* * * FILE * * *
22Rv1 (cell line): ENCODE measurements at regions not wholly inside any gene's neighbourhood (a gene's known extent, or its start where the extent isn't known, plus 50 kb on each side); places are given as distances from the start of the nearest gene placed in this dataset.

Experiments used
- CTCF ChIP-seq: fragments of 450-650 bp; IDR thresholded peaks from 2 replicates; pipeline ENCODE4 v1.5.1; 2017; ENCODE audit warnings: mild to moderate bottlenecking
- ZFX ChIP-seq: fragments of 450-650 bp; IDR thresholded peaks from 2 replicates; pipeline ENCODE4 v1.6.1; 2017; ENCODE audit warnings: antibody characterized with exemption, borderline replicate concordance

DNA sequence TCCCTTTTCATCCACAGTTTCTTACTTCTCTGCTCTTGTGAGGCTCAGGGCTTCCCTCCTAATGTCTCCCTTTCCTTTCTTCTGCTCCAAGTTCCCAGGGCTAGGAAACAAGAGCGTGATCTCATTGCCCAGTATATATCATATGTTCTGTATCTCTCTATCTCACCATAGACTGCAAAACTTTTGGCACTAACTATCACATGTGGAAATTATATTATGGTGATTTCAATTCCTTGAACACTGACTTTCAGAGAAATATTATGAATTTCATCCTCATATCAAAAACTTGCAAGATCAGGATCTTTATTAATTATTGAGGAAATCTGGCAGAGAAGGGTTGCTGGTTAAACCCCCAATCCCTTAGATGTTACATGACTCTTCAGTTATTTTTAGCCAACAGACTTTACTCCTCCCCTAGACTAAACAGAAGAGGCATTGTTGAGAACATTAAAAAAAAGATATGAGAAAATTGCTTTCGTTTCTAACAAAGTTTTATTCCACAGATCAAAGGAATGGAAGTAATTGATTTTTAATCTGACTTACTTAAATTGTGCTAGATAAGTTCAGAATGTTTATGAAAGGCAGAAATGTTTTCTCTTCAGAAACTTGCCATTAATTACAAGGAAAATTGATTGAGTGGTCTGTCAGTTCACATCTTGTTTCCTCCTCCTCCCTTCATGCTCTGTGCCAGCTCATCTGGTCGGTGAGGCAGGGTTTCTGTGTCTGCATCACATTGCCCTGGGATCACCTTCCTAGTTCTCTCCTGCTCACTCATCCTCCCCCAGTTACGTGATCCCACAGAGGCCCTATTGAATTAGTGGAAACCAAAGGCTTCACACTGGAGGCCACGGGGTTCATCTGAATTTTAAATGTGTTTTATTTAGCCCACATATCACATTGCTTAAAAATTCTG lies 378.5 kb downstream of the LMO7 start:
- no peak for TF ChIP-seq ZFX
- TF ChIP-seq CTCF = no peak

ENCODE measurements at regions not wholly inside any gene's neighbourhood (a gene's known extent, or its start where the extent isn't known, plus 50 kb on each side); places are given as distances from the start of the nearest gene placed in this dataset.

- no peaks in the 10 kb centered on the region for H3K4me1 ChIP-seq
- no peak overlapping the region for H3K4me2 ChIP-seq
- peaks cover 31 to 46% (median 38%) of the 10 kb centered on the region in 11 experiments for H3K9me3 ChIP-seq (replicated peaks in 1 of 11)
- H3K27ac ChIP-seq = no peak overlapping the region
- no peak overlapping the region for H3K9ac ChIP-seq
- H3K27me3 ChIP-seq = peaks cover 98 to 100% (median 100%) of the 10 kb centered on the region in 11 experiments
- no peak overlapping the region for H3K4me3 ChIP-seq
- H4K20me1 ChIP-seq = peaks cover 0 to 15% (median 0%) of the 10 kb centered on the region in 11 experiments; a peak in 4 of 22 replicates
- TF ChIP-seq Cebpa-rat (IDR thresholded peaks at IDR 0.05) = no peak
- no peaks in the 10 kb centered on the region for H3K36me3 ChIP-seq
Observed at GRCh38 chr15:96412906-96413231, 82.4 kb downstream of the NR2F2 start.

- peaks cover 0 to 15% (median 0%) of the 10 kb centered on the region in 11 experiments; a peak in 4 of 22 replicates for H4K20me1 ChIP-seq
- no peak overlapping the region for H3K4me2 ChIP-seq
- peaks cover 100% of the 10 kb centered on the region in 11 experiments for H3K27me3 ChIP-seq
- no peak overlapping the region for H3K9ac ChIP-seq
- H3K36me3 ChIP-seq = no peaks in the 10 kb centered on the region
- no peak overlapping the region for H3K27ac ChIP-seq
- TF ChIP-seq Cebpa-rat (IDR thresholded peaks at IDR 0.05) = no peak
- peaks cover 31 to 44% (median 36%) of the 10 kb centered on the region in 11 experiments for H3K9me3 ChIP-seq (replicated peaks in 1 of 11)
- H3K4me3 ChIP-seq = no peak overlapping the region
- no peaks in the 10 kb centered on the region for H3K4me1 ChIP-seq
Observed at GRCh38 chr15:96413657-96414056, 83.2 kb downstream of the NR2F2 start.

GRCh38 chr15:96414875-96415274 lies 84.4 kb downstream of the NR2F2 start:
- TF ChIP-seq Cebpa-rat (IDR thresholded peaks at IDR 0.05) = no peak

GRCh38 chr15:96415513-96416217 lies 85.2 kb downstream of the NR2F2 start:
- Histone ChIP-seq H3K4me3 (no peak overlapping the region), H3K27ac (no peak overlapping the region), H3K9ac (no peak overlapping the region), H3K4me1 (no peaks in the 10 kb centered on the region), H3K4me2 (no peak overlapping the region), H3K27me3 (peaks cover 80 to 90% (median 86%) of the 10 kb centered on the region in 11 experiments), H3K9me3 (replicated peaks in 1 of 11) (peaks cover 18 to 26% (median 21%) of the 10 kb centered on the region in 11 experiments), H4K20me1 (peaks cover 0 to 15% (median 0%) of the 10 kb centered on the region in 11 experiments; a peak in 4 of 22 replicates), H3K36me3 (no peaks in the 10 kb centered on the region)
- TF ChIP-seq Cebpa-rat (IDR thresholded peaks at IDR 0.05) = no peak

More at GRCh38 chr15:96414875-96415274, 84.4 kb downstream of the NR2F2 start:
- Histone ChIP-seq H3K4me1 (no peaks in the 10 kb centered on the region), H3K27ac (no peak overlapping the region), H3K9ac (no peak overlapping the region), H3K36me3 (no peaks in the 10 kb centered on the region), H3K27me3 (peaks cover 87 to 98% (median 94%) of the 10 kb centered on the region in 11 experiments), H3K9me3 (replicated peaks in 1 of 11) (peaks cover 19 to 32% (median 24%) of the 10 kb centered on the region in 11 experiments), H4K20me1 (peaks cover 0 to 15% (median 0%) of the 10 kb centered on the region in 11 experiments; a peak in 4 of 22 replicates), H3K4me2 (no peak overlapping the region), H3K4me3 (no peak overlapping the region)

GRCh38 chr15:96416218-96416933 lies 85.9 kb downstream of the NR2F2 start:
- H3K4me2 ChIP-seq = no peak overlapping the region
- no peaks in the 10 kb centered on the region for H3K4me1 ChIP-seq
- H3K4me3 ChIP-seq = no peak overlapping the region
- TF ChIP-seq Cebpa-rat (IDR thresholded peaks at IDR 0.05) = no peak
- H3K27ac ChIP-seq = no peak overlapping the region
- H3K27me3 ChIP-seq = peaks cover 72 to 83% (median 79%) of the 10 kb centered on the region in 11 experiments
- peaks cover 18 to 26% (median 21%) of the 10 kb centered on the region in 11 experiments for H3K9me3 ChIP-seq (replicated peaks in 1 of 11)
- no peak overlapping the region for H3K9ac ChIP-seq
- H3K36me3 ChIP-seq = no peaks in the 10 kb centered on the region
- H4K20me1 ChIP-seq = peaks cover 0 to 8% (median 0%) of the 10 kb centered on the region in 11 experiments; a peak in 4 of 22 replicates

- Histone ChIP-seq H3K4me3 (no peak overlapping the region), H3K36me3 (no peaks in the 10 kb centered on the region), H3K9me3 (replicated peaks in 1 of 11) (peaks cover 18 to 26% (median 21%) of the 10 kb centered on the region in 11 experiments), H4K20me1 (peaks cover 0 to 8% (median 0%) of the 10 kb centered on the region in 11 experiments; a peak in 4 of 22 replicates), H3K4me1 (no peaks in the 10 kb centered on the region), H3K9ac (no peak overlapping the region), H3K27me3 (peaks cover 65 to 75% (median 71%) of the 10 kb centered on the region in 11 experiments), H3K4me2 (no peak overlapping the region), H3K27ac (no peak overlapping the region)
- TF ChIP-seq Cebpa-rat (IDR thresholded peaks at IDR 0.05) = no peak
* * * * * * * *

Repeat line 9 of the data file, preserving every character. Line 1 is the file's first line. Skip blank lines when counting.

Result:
- no peaks in the 10 kb centered on the region for H3K4me1 ChIP-seq